A: Yeah, so the sun has two motions. One due to the rotation of the whole thing and the other due to its motion in this plane. So this particular interpretation is, as I was seeing recently, is borne out by this Bhagavatam commentator Vamsidhara who identifies this plane of Bhu-mandala with the what he calls naksatra-kaksa. Briefly naksatra-kaksa is the Sanskrit term for the ecliptic. The meaning here, kaksa means a circular orbit or anything circular basically. There are 27 naksatras in Vedic astronomy. These are, well there are two different things. A naksatra on one hand is the constellation of stars and on the other hand it’s a corresponding division of the ecliptic. So there are 27 equal divisions of the ecliptic each of which is 13 1/3 degrees going around. So the circle of the naksatras are the naksatra-kaksa.
Bhu-mandala, the idea is then that, in addition to this earth globe of our experience in which we have small geographical features, there is this larger earth which extends for billions of miles out into space, essentially in what corresponds in modern thinking in the plane of the solar system. And on this earth plane the sun is moving in its orbit. So of course when you look out in the sky at night you don’t see any such thing. That is, we don’t see any arrangement of gigantic mountains and so forth out in the sky in that region. However the indication then in the Bhagavatam is that there are many things that we don't see. Now tomorrow I will go into more of a description of how it can be that things are there that we don't see and so forth. That’s a whole subject to go into.
But here I am just trying to give an outline of the basic cosmological description in the Bhagavatam. So the basic point then here is that in addition to this world that we know, of the earth, there is a celestial domain which is extending out into space. And the direction in which that domain is located corresponds to the path of the sun.
So at this point I guess I will go to one further topic and then we can stop and consider different questions and so forth. So that is the question of the motion of the planets. Oh, actually, before I get to that, there are a couple of verses in the Bhagavatam that shed some more light on this. I have described how the sun has two types of motion. So Maharaja Pariksit also found this to be a little bit bewildering, it would seem, and so he asked Sukadeva Goswami about this. So there is a verse here in which,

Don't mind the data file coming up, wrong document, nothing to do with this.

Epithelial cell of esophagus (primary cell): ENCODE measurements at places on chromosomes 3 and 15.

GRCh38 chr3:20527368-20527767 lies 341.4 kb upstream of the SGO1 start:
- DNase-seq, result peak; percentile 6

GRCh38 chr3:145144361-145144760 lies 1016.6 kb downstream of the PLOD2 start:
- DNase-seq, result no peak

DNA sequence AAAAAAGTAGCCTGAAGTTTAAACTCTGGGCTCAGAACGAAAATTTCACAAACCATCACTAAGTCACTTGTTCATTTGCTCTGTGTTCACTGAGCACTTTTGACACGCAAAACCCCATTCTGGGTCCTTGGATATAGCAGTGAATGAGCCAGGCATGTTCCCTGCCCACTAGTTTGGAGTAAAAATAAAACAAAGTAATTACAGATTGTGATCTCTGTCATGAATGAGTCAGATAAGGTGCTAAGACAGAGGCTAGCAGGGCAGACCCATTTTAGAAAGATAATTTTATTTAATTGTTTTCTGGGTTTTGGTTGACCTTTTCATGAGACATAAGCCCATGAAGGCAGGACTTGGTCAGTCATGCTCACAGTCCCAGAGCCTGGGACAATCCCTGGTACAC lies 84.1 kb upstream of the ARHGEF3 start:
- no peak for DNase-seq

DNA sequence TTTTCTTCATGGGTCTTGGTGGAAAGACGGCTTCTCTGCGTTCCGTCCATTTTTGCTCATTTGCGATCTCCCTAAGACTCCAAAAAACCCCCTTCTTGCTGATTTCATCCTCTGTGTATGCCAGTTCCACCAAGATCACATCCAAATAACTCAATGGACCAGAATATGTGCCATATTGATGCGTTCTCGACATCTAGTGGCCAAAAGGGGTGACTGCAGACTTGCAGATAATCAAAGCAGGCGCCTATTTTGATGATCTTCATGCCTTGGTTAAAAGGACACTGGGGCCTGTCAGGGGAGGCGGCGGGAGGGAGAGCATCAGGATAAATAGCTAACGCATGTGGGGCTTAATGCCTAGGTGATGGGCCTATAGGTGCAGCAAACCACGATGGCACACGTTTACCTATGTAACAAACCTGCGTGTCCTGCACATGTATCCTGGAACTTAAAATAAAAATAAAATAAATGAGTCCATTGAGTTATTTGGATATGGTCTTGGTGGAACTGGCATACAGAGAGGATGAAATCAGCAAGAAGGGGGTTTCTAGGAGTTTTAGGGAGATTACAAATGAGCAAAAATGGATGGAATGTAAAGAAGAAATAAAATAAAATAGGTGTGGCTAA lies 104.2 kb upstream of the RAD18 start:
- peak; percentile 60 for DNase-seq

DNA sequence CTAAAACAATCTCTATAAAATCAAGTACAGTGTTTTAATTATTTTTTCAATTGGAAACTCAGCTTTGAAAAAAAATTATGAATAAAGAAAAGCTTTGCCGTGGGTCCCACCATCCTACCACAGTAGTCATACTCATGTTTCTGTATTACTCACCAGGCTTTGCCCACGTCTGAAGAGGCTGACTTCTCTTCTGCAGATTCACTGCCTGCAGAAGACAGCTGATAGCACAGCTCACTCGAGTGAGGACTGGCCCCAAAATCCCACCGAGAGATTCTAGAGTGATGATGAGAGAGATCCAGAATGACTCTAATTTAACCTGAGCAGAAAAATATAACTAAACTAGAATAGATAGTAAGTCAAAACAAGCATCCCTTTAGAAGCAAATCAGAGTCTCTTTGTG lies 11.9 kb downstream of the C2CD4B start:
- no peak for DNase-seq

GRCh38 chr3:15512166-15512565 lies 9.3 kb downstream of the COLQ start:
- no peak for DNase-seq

“King Parīkṣit inquired from Śukadeva Gosvāmī: My dear lord, you have already affirmed the truth that the supremely powerful sun-god travels around Dhruvaloka with both Dhruvaloka and Mount Sumeru on his right. Yet at the same time the sun-god faces the signs of the zodiac and keeps Sumeru and Dhruvaloka on his left. How can we reasonably accept that the sun-god proceeds with Sumeru and Dhruvaloka on both his left and right simultaneously?” (SB 5.22.1)
So Pariksit asks this question. So the reason for the question is that in the previous verses here the rightward daily motion of the sun has been described around Mount Meru. By the way, in this verse Dhruvaloka is mentioned. Dhruvaloka is the polestar. So you can imagine the axis of rotation of the kala-cakra as being defined by Mount Meru at one end and the polestar at the other. And you can imagine an axis going between those two.
So the daily motion goes around to the right and the yearly motion goes around to the left. So Maharaja Pariksit is saying well how can the sun go to the right and the left at the same time? So Sri Sukadeva Goswami answered:
“When a potter’s wheel is moving and small ants located on that big wheel are moving with it, one can see that their motion is different from that of the wheel because they appear sometimes on one part of the wheel and sometimes on another. Similarly, the signs and constellations, with Sumeru and Dhruvaloka on their right, move with the wheel of time, and the ant-like sun and other planets move with them. The sun and planets, however, are seen in different signs and constellations at different times. This indicates that their motion is different from that of the zodiac and the wheel of time itself.” (SB 5.22.2)
So the idea is we have here a description of the relative motion. The sun is moving on this disc which is described by an analogy here as a potter’s wheel. And that wheel itself is rotating. So we see the sum total of those two motions to be the motion of the sun. But the sun has its motion with respect to the wheel and then because of the rotation of the wheel it has a motion in the opposite direction. So the rotation of the wheel corresponds to the daily motion of the sun and the yearly motion corresponds to the motion on the wheel.